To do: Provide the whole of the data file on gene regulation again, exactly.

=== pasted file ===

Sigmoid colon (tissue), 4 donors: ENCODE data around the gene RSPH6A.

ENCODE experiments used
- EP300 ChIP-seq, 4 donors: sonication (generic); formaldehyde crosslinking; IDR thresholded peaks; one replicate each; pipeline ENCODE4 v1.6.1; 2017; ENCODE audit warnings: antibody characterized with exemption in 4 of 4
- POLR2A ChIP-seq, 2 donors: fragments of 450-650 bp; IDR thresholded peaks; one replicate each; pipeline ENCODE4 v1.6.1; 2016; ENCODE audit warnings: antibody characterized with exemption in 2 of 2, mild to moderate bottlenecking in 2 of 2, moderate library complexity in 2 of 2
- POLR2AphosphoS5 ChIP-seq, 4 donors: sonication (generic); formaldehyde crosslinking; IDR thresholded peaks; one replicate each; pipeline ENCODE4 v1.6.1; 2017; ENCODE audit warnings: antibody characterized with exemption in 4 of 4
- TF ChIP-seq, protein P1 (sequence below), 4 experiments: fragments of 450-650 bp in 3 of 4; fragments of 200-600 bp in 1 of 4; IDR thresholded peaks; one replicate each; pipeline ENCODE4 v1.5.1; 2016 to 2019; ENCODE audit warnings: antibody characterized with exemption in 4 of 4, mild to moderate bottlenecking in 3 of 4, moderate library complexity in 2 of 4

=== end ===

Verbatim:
Sigmoid colon (tissue), 4 donors: ENCODE data around the gene RSPH6A.

ENCODE experiments used
- EP300 ChIP-seq, 4 donors: sonication (generic); formaldehyde crosslinking; IDR thresholded peaks; one replicate each; pipeline ENCODE4 v1.6.1; 2017; ENCODE audit warnings: antibody characterized with exemption in 4 of 4
- POLR2A ChIP-seq, 2 donors: fragments of 450-650 bp; IDR thresholded peaks; one replicate each; pipeline ENCODE4 v1.6.1; 2016; ENCODE audit warnings: antibody characterized with exemption in 2 of 2, mild to moderate bottlenecking in 2 of 2, moderate library complexity in 2 of 2
- POLR2AphosphoS5 ChIP-seq, 4 donors: sonication (generic); formaldehyde crosslinking; IDR thresholded peaks; one replicate each; pipeline ENCODE4 v1.6.1; 2017; ENCODE audit warnings: antibody characterized with exemption in 4 of 4
- TF ChIP-seq, protein P1 (sequence below), 4 experiments: fragments of 450-650 bp in 3 of 4; fragments of 200-600 bp in 1 of 4; IDR thresholded peaks; one replicate each; pipeline ENCODE4 v1.5.1; 2016 to 2019; ENCODE audit warnings: antibody characterized with exemption in 4 of 4, mild to moderate bottlenecking in 3 of 4, moderate library complexity in 2 of 4